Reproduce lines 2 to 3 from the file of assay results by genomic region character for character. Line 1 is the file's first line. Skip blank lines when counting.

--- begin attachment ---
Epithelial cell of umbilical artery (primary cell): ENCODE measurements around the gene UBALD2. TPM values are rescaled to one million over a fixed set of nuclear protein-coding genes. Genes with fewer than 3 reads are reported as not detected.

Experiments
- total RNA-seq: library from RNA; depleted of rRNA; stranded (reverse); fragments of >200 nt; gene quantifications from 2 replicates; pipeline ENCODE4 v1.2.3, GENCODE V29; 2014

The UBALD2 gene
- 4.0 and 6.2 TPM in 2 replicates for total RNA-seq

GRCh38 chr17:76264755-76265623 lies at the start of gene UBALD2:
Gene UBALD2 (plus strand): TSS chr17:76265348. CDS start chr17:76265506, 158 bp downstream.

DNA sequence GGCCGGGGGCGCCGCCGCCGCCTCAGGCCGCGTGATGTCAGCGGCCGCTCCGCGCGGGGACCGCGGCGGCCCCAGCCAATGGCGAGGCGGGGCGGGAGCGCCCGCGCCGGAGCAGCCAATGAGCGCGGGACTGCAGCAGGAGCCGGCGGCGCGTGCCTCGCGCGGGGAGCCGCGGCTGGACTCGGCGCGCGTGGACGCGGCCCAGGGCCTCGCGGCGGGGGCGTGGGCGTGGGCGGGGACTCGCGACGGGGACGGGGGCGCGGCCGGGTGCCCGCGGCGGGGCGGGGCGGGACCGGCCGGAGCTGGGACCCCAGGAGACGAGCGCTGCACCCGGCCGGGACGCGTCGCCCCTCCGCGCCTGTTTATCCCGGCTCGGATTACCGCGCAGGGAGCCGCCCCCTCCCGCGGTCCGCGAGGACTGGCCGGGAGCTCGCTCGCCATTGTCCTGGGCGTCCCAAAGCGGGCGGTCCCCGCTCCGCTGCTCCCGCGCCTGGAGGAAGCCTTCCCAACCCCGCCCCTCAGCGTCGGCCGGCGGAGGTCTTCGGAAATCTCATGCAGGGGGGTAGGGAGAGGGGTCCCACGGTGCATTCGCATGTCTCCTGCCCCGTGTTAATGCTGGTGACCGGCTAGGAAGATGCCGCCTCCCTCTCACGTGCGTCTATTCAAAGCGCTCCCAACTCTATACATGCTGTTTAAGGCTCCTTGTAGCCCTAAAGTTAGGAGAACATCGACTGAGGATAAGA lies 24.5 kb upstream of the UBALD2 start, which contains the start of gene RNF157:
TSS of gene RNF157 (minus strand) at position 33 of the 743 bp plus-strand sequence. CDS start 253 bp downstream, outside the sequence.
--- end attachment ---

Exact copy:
Experiments
- total RNA-seq: library from RNA; depleted of rRNA; stranded (reverse); fragments of >200 nt; gene quantifications from 2 replicates; pipeline ENCODE4 v1.2.3, GENCODE V29; 2014